A Foreign Ministry spokesman lashed out Saturday in unusually strong terms at American criticism of the handling of the Magnitsky case. “Such moralizing calls appear especially cynical against the background of the practical legalization of torture in U.S. special prisons, kidnappings and mistreatment of terrorism suspects, the indefinite detention of prisoners in Guantanamo, uninvestigated murders of civilians in Iraq and Afghanistan,” Alexander Lukashevich said.
The Russian government has prepared a list of those involved in such cases, he said, as well as what he called the abductions of Russian citizens. That was an apparent reference to the prosecutions of two Russians in the United States: the alleged arms dealer Viktor Bout and a convicted cocaine smuggler, Konstantin Yaroshenko. Both were extradited to the United States from third countries, over strenuous Russian objections.
Neither side has identified any individual facing a visa ban. Given its broad sweep, it’s possible that the Russian list includes people who are not U.S. government officials.
The Russian announcement came a week after Michael H. Posner, assistant secretary of state for democracy, human rights and labor, concluded a six-day visit to Russia during which he met with opposition politicians and human rights activists in Moscow, Nizhny Novgorod and Kazan, asking how the United States could do more to support them. He said that the Obama administration’s reset in relations with Russia had been successful in many areas, with the exception of human rights, and that the United States intends to redouble its efforts in that realm.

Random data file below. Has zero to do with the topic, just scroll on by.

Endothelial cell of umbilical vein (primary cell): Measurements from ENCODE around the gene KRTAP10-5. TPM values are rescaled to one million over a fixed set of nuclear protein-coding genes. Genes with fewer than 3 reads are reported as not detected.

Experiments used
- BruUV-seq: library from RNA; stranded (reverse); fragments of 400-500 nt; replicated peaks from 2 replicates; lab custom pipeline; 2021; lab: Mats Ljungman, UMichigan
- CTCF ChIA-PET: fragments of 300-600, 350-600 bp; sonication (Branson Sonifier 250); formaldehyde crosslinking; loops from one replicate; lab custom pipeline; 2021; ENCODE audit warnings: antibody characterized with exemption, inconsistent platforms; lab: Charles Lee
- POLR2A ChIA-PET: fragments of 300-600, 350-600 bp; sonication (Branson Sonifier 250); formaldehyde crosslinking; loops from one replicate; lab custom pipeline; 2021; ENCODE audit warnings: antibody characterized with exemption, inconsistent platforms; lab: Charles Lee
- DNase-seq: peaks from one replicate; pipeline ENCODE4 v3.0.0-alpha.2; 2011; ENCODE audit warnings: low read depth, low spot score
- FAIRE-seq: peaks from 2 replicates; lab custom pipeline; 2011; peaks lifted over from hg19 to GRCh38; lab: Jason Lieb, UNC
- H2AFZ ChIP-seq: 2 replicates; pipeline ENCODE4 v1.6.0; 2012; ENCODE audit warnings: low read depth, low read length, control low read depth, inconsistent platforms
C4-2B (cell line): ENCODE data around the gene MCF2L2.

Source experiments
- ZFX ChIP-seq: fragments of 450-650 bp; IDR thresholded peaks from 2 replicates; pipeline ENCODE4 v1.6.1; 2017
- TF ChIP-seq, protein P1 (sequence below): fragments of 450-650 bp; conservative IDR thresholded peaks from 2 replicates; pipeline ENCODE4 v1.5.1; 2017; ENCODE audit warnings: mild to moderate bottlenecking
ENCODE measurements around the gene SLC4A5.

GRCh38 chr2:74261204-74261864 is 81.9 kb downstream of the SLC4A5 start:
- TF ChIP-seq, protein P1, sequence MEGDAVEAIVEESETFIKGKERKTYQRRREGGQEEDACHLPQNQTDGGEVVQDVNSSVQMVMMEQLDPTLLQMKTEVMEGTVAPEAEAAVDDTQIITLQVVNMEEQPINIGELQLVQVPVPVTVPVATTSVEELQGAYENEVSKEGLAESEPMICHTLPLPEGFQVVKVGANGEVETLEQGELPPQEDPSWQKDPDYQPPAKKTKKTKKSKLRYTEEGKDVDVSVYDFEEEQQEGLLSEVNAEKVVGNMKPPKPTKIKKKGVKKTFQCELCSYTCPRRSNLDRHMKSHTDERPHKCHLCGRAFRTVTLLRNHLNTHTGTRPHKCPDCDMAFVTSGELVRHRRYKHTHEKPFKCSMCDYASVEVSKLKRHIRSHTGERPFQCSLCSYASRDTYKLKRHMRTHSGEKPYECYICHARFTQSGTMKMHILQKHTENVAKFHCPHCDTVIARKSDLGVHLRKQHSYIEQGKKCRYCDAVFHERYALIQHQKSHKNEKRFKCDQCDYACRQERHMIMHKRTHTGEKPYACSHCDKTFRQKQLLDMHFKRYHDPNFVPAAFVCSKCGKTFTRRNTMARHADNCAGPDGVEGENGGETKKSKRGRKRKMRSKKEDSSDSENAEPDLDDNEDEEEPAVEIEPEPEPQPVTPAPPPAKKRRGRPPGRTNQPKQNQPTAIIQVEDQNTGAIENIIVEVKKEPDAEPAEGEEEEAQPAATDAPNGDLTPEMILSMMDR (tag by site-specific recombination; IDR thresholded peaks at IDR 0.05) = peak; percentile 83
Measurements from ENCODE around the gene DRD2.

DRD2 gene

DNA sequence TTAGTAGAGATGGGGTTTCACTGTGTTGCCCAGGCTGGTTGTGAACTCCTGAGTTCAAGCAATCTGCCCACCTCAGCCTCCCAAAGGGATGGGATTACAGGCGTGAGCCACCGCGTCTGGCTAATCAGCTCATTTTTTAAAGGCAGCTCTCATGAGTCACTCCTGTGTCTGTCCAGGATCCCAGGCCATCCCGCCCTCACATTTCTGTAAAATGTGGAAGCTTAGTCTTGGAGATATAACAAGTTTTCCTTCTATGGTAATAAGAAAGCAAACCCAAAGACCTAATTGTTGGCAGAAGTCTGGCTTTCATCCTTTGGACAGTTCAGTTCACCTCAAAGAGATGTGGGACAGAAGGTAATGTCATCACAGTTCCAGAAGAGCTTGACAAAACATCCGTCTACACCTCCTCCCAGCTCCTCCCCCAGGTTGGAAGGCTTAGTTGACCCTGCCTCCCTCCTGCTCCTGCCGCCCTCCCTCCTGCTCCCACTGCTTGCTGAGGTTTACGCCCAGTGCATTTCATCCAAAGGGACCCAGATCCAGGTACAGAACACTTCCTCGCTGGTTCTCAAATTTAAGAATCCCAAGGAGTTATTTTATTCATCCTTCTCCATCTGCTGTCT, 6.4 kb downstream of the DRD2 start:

Expulsions of diplomats are not that rare, usually over allegations of espionage, and inevitably result in counter-expulsions. Although the Magnitsky list is different in some important ways — its purpose is not to kick out diplomats but to bar entry to other sorts of officials who might wish to visit the United States — Russia seems to be responding in a traditional fashion.
“Unfortunately, whether someone might like this or not, there are some rules of the game, and they work faultlessly in diplomacy and international relations, and everyone uses these principles: These are ‘an eye for an eye and a tooth for a tooth,’ ” Sergei Lavrov, the foreign minister, said in a radio interview Friday.
Lukashevich said Saturday that if Washington continues to add names to its visa ban list, Russia will do the same. “This is not our choice,” he said. “We want an honest and mutually respectful dialogue and stronger interaction in all areas, including the visa field. It would be unacceptable if political games involving blacklists of Russians dash positive dynamism that has lately existed in Russian-U.S. relations.”